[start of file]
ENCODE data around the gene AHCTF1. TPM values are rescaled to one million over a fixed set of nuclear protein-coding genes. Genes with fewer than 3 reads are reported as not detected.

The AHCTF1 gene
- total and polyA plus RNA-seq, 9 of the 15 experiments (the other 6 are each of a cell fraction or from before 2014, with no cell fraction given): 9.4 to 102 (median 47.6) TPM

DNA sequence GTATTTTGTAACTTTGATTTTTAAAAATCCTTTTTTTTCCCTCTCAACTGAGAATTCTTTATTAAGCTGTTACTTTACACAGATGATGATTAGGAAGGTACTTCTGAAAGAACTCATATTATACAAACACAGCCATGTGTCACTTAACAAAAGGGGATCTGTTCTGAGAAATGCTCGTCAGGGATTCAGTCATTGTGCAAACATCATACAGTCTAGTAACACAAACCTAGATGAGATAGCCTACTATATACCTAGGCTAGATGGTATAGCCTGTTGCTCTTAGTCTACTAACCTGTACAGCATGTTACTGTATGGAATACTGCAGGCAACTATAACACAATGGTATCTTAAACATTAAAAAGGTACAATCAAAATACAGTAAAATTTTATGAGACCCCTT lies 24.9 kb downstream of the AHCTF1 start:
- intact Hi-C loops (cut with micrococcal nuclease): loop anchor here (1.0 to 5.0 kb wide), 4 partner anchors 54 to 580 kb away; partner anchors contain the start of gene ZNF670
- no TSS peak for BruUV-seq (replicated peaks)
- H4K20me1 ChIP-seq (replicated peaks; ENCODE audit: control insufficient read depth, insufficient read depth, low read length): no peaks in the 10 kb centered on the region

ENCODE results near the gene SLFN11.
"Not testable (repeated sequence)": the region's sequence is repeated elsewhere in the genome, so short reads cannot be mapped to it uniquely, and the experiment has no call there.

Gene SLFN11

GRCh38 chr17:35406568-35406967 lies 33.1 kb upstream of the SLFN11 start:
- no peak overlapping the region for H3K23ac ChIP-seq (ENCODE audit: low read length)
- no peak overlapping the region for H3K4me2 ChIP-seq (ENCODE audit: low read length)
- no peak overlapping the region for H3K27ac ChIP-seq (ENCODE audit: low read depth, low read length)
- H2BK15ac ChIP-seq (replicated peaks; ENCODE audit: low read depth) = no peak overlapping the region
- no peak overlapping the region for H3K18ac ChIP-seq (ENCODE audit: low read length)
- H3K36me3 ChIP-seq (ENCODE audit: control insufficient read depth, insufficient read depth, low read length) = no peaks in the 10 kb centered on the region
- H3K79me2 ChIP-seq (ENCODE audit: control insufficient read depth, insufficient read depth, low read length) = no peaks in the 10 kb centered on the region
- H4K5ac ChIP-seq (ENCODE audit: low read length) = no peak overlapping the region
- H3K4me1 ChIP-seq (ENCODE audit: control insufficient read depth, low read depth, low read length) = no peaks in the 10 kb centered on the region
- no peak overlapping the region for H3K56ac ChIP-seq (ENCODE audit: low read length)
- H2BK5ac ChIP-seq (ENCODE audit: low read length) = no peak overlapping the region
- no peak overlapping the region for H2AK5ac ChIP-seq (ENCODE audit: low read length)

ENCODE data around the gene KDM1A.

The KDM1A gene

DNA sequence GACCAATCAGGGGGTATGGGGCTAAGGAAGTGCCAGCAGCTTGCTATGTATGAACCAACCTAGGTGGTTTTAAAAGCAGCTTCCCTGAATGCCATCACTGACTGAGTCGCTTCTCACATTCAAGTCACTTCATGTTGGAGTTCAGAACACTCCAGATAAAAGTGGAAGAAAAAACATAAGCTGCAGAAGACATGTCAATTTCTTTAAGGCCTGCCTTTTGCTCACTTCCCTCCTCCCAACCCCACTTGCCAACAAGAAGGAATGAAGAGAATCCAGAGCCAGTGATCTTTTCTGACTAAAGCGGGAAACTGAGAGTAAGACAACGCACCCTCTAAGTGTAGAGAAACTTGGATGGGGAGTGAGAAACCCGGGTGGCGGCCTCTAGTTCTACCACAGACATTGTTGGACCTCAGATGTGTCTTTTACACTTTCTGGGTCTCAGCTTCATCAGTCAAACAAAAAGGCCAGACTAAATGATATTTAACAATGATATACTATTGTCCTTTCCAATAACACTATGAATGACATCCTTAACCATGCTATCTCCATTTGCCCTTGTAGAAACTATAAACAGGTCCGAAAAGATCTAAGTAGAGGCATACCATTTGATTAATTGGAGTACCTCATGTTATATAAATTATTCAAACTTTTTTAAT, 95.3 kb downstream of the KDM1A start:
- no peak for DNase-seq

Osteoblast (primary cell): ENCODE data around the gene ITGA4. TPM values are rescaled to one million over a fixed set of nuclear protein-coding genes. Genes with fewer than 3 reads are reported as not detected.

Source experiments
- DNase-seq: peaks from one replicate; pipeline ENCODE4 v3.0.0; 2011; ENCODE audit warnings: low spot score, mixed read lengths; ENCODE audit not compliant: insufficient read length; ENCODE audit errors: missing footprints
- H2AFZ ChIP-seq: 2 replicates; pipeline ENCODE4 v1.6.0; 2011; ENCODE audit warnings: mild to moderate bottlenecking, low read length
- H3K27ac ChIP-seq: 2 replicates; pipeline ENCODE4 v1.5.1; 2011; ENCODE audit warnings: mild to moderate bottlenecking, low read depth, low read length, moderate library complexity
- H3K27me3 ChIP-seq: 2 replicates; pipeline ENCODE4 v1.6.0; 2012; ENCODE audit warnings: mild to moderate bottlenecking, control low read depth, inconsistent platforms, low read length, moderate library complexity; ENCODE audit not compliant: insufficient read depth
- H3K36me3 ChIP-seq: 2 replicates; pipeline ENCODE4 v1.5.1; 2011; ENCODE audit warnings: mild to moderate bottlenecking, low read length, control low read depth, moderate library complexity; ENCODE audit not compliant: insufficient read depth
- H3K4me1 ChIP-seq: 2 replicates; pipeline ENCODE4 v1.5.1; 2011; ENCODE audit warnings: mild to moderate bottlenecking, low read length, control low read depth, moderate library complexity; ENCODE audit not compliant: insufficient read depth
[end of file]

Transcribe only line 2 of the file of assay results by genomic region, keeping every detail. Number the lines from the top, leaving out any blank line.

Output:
The AHCTF1 gene